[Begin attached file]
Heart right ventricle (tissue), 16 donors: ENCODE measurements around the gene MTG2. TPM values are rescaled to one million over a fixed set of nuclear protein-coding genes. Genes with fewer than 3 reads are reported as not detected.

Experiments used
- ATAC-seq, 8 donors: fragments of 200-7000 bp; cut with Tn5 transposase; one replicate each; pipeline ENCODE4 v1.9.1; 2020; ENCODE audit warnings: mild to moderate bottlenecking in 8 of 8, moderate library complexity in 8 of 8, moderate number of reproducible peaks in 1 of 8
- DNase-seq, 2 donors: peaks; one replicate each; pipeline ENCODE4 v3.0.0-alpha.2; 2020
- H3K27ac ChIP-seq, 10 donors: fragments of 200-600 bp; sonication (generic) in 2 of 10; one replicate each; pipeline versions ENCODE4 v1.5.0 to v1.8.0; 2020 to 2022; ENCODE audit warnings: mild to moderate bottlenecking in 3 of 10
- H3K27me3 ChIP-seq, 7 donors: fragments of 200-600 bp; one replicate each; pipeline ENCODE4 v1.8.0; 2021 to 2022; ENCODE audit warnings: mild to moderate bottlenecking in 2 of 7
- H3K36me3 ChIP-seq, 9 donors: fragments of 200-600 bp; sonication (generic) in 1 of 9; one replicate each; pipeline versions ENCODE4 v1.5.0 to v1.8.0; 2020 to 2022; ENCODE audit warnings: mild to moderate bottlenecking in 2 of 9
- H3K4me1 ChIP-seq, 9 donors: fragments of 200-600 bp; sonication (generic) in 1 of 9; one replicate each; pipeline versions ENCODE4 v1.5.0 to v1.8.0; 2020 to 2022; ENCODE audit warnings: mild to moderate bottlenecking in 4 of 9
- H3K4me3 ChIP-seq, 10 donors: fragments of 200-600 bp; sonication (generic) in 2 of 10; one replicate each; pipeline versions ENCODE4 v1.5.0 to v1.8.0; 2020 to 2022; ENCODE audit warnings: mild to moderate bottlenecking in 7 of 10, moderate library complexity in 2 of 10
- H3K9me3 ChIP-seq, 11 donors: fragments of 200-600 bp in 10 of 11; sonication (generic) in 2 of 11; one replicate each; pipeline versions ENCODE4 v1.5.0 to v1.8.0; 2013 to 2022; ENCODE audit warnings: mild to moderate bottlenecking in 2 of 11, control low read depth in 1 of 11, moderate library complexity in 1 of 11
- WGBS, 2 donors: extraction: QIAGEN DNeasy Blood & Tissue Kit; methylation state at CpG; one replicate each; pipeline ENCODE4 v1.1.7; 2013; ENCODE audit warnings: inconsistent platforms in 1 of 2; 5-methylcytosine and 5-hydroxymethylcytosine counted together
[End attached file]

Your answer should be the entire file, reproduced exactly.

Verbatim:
Heart right ventricle (tissue), 16 donors: ENCODE measurements around the gene MTG2. TPM values are rescaled to one million over a fixed set of nuclear protein-coding genes. Genes with fewer than 3 reads are reported as not detected.

Experiments used
- ATAC-seq, 8 donors: fragments of 200-7000 bp; cut with Tn5 transposase; one replicate each; pipeline ENCODE4 v1.9.1; 2020; ENCODE audit warnings: mild to moderate bottlenecking in 8 of 8, moderate library complexity in 8 of 8, moderate number of reproducible peaks in 1 of 8
- DNase-seq, 2 donors: peaks; one replicate each; pipeline ENCODE4 v3.0.0-alpha.2; 2020
- H3K27ac ChIP-seq, 10 donors: fragments of 200-600 bp; sonication (generic) in 2 of 10; one replicate each; pipeline versions ENCODE4 v1.5.0 to v1.8.0; 2020 to 2022; ENCODE audit warnings: mild to moderate bottlenecking in 3 of 10
- H3K27me3 ChIP-seq, 7 donors: fragments of 200-600 bp; one replicate each; pipeline ENCODE4 v1.8.0; 2021 to 2022; ENCODE audit warnings: mild to moderate bottlenecking in 2 of 7
- H3K36me3 ChIP-seq, 9 donors: fragments of 200-600 bp; sonication (generic) in 1 of 9; one replicate each; pipeline versions ENCODE4 v1.5.0 to v1.8.0; 2020 to 2022; ENCODE audit warnings: mild to moderate bottlenecking in 2 of 9
- H3K4me1 ChIP-seq, 9 donors: fragments of 200-600 bp; sonication (generic) in 1 of 9; one replicate each; pipeline versions ENCODE4 v1.5.0 to v1.8.0; 2020 to 2022; ENCODE audit warnings: mild to moderate bottlenecking in 4 of 9
- H3K4me3 ChIP-seq, 10 donors: fragments of 200-600 bp; sonication (generic) in 2 of 10; one replicate each; pipeline versions ENCODE4 v1.5.0 to v1.8.0; 2020 to 2022; ENCODE audit warnings: mild to moderate bottlenecking in 7 of 10, moderate library complexity in 2 of 10
- H3K9me3 ChIP-seq, 11 donors: fragments of 200-600 bp in 10 of 11; sonication (generic) in 2 of 11; one replicate each; pipeline versions ENCODE4 v1.5.0 to v1.8.0; 2013 to 2022; ENCODE audit warnings: mild to moderate bottlenecking in 2 of 11, control low read depth in 1 of 11, moderate library complexity in 1 of 11
- WGBS, 2 donors: extraction: QIAGEN DNeasy Blood & Tissue Kit; methylation state at CpG; one replicate each; pipeline ENCODE4 v1.1.7; 2013; ENCODE audit warnings: inconsistent platforms in 1 of 2; 5-methylcytosine and 5-hydroxymethylcytosine counted together